What else to do while listening to a load of pretentious lyrics, set to a folksy tune at a music festival, than wonder how to turn the experience into a blog post?  After all, you’re never getting that time back, so you may as well try and get some use out of it!  But then, what’s this, they’re inviting a well known, quality musician onto the stage.  And, reluctantly, he’s accepted the invitation!  And so the band turns it’s favour, and we’re enjoying the music: hooray!  The band have redeemed themselves: maybe they’re not so bad after all?  Perhaps it was just those first few songs.  The benefit of the doubt is awarded and the crowd is predisposed to enjoy the rest of their set.  Then the musician leaves the stage, and the band continue on.  We’re determined to enjoy it, but halfway through the second song, we’re forced to admit defeat: if anything it’s worse than before; now that we’ve heard what a talented musician sounds like.

So what does that have to do with anything?  Well, it made me think of guest blogging.  Now I have nothing against guest blogging, per se: it’s a great way to get your own blog noticed when you have posts published on other people’s blogs.  It’s a well known way to add value to someone else’s blog, drive traffic to your blog, and bring traffic to the blog you’re a guest of.  Win, win, right?  Mostly.

The problem with guest blogging comes when you invite so many people to guest blog that you rarely write a blog post yourself.  This can have two detrimental effects: firstly, your readers stop looking at what you sell, they’re only interested in what the guest poster offers; and secondly, your blogging doesn’t get any better, because you aren’t blogging.  Nobody’s a great writer when they first start to write, it comes with practice.  The more you write, the better you get.  So if your blog’s full of other people’s writing, chances are you’re not getting the practice in.  The worst time to fall into this trap of filling your blog with other people’s material, is when you’re just starting out.  That’s when your writing most needs the practice, and when your blog is the least viewed it will be.  And if nobody apart from your mum’s reading it, you don’t need to worry how good it is.  It just needs to be.  I cringe when I read some of my earliest blog posts.  Which means I’ve got better: awesome!  So keep the faith and keep writing.  And remember, practice makes better; and better gets you guest post slots on other people’s blogs, which drives new traffic to your site, who’re interested in what you’re selling.  Which is definitely win, win!  🙂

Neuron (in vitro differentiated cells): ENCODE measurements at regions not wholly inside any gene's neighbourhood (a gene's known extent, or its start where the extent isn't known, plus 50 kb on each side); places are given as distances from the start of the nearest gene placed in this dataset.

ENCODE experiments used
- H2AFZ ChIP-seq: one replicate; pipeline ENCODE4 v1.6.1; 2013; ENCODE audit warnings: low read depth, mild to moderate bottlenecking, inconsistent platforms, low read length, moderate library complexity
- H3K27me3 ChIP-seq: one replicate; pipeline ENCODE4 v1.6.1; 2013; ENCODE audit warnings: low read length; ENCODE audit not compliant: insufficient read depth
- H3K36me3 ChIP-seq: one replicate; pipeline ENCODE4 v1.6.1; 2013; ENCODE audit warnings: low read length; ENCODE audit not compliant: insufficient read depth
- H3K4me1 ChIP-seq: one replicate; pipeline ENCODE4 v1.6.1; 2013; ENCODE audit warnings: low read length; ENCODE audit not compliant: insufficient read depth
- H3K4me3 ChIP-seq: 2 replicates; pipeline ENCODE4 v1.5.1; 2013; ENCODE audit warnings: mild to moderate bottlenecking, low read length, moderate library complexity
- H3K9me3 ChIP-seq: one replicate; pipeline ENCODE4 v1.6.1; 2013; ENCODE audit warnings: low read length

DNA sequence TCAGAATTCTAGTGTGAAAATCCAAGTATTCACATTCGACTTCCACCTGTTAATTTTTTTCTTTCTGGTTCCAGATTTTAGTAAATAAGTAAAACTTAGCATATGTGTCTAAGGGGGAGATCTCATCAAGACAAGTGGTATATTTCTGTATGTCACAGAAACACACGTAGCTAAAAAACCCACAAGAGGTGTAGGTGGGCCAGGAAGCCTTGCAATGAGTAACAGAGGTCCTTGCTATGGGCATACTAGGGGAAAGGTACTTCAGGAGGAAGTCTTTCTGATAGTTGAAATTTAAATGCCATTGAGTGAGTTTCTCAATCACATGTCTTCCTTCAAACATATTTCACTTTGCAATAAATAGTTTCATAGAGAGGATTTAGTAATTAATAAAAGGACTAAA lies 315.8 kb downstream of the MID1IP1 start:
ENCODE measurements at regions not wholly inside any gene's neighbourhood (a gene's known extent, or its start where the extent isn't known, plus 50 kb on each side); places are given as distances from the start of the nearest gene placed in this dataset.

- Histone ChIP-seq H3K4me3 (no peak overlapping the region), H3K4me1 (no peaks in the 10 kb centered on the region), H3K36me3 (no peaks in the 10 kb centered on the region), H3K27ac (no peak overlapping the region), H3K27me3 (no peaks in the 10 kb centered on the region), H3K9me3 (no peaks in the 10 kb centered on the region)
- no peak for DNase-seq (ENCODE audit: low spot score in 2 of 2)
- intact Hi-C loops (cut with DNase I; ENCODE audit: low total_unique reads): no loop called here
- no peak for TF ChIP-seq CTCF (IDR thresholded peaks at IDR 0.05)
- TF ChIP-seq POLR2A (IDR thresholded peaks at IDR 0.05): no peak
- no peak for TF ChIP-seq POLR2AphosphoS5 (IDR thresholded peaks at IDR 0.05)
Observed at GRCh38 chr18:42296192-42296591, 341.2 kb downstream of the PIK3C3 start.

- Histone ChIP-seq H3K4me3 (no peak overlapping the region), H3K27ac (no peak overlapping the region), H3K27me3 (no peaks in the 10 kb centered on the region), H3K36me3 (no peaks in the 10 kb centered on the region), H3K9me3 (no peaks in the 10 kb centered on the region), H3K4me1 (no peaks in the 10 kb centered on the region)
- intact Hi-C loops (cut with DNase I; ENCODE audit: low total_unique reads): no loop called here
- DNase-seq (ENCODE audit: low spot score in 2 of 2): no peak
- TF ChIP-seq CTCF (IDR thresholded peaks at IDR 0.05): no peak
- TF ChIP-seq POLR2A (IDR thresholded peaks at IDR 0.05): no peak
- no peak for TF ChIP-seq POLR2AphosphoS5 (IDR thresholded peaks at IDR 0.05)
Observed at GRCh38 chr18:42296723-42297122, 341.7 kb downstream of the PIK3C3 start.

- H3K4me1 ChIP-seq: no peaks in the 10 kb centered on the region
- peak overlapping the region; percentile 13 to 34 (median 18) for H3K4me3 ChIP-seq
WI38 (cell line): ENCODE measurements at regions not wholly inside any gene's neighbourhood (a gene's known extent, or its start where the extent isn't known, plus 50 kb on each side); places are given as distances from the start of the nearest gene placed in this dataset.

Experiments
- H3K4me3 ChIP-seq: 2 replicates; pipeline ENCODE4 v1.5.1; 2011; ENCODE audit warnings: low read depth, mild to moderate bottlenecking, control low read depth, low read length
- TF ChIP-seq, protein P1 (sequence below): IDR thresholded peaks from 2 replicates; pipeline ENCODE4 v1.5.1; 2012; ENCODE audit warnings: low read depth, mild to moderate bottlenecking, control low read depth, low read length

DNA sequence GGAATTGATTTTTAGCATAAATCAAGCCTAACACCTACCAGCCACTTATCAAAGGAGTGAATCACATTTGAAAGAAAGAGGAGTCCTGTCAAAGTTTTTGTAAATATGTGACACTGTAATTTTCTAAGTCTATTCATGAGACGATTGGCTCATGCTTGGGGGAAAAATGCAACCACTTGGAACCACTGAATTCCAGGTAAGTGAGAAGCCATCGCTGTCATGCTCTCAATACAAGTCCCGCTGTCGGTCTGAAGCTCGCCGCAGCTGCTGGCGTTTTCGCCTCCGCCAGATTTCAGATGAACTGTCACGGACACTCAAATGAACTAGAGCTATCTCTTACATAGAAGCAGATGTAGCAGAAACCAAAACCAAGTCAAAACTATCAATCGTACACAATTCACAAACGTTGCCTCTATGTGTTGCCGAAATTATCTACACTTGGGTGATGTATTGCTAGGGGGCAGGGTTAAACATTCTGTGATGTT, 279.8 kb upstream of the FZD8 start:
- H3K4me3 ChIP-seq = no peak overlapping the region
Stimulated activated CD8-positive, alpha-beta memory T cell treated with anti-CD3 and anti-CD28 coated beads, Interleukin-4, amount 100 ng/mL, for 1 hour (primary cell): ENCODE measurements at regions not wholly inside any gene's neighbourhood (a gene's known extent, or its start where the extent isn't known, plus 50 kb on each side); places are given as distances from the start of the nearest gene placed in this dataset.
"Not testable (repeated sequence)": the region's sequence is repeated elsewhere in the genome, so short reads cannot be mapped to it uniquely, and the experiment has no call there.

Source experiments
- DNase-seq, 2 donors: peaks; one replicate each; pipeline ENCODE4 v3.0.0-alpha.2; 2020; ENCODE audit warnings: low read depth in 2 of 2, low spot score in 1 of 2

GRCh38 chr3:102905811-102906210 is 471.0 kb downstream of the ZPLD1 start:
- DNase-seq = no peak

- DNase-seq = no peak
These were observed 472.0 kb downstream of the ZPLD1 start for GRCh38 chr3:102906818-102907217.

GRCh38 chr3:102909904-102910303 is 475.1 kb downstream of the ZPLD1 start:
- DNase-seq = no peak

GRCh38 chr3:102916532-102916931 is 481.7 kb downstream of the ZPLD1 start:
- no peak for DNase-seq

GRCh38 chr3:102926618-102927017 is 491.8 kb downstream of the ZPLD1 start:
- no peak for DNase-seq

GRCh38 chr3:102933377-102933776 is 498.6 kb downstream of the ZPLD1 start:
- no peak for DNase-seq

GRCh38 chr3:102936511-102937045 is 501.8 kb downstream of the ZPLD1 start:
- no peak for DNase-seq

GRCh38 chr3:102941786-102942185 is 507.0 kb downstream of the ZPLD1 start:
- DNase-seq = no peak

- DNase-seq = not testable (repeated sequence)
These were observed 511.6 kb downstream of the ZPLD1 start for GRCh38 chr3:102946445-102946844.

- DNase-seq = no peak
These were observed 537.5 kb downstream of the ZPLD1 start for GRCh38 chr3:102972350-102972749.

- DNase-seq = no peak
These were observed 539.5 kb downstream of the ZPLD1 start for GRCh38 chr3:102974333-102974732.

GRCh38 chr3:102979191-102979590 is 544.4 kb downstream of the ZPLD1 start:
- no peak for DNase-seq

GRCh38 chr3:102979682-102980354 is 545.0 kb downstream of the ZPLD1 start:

*If you want to fall in love with your blog, the Business Blogging Toolkit can help you.  Check it out 🙂 *